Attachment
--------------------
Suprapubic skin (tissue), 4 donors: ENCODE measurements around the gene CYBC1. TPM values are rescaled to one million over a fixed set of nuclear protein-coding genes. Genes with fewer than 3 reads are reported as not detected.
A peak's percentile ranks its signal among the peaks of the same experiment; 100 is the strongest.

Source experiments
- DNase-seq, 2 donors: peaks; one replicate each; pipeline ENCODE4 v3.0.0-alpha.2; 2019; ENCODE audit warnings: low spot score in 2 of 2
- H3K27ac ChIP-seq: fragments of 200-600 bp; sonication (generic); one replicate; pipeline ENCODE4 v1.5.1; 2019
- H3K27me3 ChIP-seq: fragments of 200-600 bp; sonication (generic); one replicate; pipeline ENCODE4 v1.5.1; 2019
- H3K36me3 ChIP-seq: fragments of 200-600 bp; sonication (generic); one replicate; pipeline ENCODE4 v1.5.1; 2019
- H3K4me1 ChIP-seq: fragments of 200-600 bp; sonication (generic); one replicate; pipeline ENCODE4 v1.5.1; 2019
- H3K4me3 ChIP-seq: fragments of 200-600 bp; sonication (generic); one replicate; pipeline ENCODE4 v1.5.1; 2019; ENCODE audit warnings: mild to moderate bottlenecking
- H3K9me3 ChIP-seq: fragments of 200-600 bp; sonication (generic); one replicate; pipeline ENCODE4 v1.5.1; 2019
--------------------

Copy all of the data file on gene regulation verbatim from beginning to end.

Suprapubic skin (tissue), 4 donors: ENCODE measurements around the gene CYBC1. TPM values are rescaled to one million over a fixed set of nuclear protein-coding genes. Genes with fewer than 3 reads are reported as not detected.
A peak's percentile ranks its signal among the peaks of the same experiment; 100 is the strongest.

Source experiments
- DNase-seq, 2 donors: peaks; one replicate each; pipeline ENCODE4 v3.0.0-alpha.2; 2019; ENCODE audit warnings: low spot score in 2 of 2
- H3K27ac ChIP-seq: fragments of 200-600 bp; sonication (generic); one replicate; pipeline ENCODE4 v1.5.1; 2019
- H3K27me3 ChIP-seq: fragments of 200-600 bp; sonication (generic); one replicate; pipeline ENCODE4 v1.5.1; 2019
- H3K36me3 ChIP-seq: fragments of 200-600 bp; sonication (generic); one replicate; pipeline ENCODE4 v1.5.1; 2019
- H3K4me1 ChIP-seq: fragments of 200-600 bp; sonication (generic); one replicate; pipeline ENCODE4 v1.5.1; 2019
- H3K4me3 ChIP-seq: fragments of 200-600 bp; sonication (generic); one replicate; pipeline ENCODE4 v1.5.1; 2019; ENCODE audit warnings: mild to moderate bottlenecking
- H3K9me3 ChIP-seq: fragments of 200-600 bp; sonication (generic); one replicate; pipeline ENCODE4 v1.5.1; 2019